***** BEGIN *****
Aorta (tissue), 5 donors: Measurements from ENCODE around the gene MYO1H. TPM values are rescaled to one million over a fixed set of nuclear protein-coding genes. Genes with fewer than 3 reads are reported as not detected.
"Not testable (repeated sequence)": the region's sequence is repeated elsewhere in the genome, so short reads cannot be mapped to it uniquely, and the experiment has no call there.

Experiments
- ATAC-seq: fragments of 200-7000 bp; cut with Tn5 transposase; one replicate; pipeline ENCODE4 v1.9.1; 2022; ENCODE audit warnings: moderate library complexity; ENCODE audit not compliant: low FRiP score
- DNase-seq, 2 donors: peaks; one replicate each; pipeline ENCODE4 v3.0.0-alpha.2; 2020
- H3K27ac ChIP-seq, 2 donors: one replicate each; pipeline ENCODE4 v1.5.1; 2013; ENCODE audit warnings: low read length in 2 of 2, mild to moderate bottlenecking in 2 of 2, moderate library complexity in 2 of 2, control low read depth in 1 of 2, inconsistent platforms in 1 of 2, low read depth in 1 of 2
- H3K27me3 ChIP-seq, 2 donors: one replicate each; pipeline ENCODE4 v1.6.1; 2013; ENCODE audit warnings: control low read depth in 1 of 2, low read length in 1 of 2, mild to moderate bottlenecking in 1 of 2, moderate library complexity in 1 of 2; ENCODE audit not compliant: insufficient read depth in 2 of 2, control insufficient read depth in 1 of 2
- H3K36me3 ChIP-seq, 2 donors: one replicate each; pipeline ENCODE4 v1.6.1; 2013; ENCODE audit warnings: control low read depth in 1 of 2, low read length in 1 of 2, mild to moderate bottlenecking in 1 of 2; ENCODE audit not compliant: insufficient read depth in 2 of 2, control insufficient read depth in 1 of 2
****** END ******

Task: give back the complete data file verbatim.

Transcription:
Aorta (tissue), 5 donors: Measurements from ENCODE around the gene MYO1H. TPM values are rescaled to one million over a fixed set of nuclear protein-coding genes. Genes with fewer than 3 reads are reported as not detected.
"Not testable (repeated sequence)": the region's sequence is repeated elsewhere in the genome, so short reads cannot be mapped to it uniquely, and the experiment has no call there.

Experiments
- ATAC-seq: fragments of 200-7000 bp; cut with Tn5 transposase; one replicate; pipeline ENCODE4 v1.9.1; 2022; ENCODE audit warnings: moderate library complexity; ENCODE audit not compliant: low FRiP score
- DNase-seq, 2 donors: peaks; one replicate each; pipeline ENCODE4 v3.0.0-alpha.2; 2020
- H3K27ac ChIP-seq, 2 donors: one replicate each; pipeline ENCODE4 v1.5.1; 2013; ENCODE audit warnings: low read length in 2 of 2, mild to moderate bottlenecking in 2 of 2, moderate library complexity in 2 of 2, control low read depth in 1 of 2, inconsistent platforms in 1 of 2, low read depth in 1 of 2
- H3K27me3 ChIP-seq, 2 donors: one replicate each; pipeline ENCODE4 v1.6.1; 2013; ENCODE audit warnings: control low read depth in 1 of 2, low read length in 1 of 2, mild to moderate bottlenecking in 1 of 2, moderate library complexity in 1 of 2; ENCODE audit not compliant: insufficient read depth in 2 of 2, control insufficient read depth in 1 of 2
- H3K36me3 ChIP-seq, 2 donors: one replicate each; pipeline ENCODE4 v1.6.1; 2013; ENCODE audit warnings: control low read depth in 1 of 2, low read length in 1 of 2, mild to moderate bottlenecking in 1 of 2; ENCODE audit not compliant: insufficient read depth in 2 of 2, control insufficient read depth in 1 of 2